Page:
September 22, 2016
Contact: NCL Communications, Cindy Hoang, email@example.com, (202) 207-2832
Advocates urge Congress to reject legislation that promotes fraud in the direct selling industry.
Washington, DC—At a briefing held today for members and staff of the U.S. House of Representatives, a national consumer advocacy group, two Latino organizations, and a leading marketing industry expert urged opposition to H.R. 5230, the so-called “Anti-Pyramid Promotional Scheme Act of 2016,” which would significantly weaken federal protections against get-rich-quick scams known to target immigrant communities and minorities.
“The Federal Trade Commission is the critical cop on the beat, protecting consumers from pyramid schemes posing as legitimate multi-level marketing or business opportunity scams,” said John Breyault, National Consumers League (NCL) Vice President, Public Policy, Telecommunications and Fraud. “Were this bill to become law, it would decimate the FTC’s ability to take action against all but the most blatant pyramid schemes, leaving millions of consumers vulnerable to fraud.”
Leaders from NCL, the League of United Latin American Citizens (LULAC), and MANA, a national Latina organization, joined marketing professor William “Bill” Keep, Dean of The College of New Jersey’s School of Business, to discuss how many direct-selling companies profit from the illegal and unethical recruitment of vulnerable consumers rather than selling products to actual retail customers.
“H.R. 5230 would allow product based pyramid schemes to count the financial losses of the people they trick into the scheme as retail sales,” stated Brent Wilkes, LULAC National Executive Director. “It essentially legalizes pyramid schemes in which the recruitment of victims is the ultimate objective.” [See LULAC’s post on The Hill .]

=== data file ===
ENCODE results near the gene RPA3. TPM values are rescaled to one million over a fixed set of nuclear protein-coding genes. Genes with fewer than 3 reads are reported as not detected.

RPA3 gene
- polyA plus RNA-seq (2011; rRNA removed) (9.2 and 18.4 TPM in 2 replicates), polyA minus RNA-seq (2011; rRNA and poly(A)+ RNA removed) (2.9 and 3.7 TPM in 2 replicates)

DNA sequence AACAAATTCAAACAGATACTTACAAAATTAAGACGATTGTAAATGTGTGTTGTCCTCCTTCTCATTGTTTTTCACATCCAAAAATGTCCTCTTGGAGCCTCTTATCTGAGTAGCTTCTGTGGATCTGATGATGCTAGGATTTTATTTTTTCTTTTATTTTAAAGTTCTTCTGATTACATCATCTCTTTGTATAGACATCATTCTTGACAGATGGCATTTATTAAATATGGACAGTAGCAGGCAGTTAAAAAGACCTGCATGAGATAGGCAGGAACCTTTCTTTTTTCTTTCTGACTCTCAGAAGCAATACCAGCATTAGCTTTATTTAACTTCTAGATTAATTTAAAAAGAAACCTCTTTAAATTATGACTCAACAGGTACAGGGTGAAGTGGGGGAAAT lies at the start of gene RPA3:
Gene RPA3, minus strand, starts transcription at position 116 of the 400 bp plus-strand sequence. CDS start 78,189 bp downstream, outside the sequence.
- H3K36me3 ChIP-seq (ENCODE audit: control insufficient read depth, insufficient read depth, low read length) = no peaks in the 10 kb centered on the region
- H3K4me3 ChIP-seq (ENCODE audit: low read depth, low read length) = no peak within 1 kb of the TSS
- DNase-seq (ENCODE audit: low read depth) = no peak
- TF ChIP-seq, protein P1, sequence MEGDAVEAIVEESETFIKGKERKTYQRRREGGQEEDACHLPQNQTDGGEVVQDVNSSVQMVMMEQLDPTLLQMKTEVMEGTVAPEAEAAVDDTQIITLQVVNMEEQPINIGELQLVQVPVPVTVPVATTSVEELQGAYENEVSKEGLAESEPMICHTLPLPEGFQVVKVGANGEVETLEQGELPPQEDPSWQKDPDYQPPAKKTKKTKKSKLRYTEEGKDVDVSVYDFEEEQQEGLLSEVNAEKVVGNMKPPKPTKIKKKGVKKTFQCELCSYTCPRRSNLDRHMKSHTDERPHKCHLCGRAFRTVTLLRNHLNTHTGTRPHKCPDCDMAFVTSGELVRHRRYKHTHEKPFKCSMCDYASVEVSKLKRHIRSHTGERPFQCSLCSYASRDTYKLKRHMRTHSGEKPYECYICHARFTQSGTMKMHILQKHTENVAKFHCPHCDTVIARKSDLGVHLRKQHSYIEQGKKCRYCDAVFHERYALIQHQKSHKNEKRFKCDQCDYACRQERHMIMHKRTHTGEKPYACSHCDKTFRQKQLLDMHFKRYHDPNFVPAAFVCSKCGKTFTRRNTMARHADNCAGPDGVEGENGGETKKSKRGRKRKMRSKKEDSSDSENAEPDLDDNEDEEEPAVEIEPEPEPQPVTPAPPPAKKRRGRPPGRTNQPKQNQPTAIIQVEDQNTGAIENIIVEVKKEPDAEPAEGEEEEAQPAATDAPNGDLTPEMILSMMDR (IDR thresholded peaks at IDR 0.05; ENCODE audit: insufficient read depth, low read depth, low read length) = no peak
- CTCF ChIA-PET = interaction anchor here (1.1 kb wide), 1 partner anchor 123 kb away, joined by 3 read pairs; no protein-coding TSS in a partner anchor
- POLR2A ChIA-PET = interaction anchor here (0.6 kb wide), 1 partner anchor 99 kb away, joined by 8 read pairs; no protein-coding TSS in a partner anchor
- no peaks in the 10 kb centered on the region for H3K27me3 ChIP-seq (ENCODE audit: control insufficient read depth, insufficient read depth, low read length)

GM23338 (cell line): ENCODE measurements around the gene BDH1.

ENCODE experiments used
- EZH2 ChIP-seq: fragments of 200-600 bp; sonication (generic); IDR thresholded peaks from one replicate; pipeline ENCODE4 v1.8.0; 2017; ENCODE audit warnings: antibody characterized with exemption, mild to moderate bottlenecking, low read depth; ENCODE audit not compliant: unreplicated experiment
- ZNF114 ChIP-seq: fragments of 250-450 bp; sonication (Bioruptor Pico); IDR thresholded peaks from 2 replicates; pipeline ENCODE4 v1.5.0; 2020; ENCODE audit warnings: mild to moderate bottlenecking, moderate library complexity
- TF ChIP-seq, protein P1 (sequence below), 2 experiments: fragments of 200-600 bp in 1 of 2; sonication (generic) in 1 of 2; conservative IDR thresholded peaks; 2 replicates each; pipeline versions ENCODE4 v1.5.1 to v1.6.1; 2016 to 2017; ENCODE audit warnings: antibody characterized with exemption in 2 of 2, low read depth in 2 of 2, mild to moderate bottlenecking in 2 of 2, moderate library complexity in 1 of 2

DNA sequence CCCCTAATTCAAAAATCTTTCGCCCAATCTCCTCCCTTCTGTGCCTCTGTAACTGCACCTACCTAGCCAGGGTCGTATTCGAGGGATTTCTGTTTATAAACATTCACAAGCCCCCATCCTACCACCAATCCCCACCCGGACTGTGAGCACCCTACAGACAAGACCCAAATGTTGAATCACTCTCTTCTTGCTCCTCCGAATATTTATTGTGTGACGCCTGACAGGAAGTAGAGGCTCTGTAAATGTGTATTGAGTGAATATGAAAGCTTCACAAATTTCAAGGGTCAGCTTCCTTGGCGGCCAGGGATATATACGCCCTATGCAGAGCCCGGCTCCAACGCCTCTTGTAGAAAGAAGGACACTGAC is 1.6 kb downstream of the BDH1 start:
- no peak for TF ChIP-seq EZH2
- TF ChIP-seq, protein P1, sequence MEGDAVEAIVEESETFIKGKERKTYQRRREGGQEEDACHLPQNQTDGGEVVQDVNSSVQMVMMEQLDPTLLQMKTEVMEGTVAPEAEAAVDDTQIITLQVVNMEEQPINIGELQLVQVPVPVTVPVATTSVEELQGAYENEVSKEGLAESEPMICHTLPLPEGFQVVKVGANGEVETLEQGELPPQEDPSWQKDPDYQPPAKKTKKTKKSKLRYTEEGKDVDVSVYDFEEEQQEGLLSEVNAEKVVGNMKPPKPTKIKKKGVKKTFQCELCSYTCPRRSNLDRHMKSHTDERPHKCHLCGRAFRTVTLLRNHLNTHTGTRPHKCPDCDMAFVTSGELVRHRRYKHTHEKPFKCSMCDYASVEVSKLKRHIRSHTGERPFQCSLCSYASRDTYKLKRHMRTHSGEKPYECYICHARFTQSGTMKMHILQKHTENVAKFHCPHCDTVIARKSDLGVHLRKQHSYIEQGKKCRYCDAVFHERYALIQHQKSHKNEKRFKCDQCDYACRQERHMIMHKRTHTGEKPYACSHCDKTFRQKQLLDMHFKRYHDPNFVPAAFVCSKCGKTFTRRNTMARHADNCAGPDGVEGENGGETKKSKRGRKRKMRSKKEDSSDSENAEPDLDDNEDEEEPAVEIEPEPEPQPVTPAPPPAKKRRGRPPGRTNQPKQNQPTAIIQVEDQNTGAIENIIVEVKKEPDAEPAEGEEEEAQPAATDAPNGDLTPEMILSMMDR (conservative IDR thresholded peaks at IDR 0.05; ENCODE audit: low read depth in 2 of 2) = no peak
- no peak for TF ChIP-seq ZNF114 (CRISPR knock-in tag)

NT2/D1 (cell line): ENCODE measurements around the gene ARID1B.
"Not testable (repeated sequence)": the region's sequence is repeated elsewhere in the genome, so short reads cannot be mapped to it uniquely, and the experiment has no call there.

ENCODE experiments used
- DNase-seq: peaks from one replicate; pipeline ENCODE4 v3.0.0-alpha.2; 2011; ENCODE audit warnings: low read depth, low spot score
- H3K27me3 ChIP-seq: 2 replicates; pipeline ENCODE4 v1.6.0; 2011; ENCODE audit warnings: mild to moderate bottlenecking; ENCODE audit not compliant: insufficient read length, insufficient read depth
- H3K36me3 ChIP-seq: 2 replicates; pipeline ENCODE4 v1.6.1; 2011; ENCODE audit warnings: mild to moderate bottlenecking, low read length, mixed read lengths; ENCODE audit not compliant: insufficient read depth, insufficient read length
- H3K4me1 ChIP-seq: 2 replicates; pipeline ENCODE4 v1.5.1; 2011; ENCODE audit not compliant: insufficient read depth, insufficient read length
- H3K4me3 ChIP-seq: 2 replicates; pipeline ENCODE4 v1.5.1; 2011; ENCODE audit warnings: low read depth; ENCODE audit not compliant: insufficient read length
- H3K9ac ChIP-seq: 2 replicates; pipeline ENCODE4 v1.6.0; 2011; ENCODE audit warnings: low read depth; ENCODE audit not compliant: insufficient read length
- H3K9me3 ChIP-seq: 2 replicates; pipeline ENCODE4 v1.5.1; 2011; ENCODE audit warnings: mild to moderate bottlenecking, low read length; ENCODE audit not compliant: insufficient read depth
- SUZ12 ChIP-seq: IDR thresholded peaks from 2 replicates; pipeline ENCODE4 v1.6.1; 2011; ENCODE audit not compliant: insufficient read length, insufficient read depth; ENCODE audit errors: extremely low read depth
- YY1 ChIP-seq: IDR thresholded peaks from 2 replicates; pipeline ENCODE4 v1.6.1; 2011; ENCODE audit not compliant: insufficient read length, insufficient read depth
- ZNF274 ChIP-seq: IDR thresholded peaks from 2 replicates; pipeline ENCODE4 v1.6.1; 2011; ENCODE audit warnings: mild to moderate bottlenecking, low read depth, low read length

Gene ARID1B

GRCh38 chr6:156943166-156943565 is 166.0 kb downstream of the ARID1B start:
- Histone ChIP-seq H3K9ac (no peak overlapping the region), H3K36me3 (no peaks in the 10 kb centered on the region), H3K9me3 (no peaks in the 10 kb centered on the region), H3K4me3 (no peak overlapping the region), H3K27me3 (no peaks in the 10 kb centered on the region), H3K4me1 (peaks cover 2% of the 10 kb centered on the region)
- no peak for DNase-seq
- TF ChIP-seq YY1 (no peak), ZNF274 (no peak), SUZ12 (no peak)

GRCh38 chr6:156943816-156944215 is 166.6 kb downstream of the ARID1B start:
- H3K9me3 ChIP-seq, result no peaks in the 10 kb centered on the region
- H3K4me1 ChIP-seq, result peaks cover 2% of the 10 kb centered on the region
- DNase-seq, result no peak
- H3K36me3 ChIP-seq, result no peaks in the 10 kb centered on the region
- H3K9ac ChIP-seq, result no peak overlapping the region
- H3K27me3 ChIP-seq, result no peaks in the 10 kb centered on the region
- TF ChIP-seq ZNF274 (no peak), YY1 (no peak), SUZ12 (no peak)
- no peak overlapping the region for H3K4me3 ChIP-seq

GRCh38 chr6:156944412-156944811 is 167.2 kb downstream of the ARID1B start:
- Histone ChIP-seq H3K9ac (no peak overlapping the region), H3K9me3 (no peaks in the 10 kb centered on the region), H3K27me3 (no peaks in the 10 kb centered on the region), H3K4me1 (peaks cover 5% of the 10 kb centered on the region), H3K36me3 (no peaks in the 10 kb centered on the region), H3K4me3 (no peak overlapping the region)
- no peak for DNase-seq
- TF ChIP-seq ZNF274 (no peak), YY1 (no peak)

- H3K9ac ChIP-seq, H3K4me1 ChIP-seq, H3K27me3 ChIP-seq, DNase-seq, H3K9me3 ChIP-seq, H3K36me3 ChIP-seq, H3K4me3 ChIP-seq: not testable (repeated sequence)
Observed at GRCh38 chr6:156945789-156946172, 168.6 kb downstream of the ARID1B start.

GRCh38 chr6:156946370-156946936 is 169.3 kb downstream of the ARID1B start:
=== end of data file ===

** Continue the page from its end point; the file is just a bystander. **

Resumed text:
As shown by its action to shut down energy drink seller Vemma in September 2015 and its settlement with nutrition company Herbalife, the FTC’s ability to bring effective enforcement actions against pyramid scheme behavior is critical for consumer protection. H.R. 5230, introduced in May 2016 by Rep. Marsha Blackburn (R-TN), would create an impossible standard for the FTC to meet in order to stop unfair and deceptive acts and practices by companies like Vemma and Herbalife.
“Pyramid schemes do great financial and social harm, create hundreds of thousands of victims in the United States annually, and fraudulently obtain many millions of dollars,” added Bill Keep. “This legislation reverses decades of regulatory action and codifies permission for purchase and recruiting behaviors the courts have already identified as endemic to illegal pyramid schemes.
[See Bill Keep’s open letter to Congress on H.R. 5230.]
Supporters of H.R. 5230 claim that it would strengthen consumer protections. However, in June 2016, five national consumer organizations raised significant concerns about the bill. Writing to House Energy & Commerce Committee leadership, the groups stated that H.R. 5230 would “provide numerous carve outs and exemptions for all but the most blatant pyramid schemes.”
Amy Hinojosa, Executive Director of MANA, said: “Latina entrepreneurs should be supported and protected under the law, not exploited by legislation that gives a free pass to pyramid schemes.” [See MANA’s op-ed.]
About the National Consumers League
The National Consumers League, founded in 1899, is America’s pioneer consumer organization. Our mission is to protect and promote social and economic justice for consumers and workers in the United States and abroad. For more information, visit www.nclnet.org.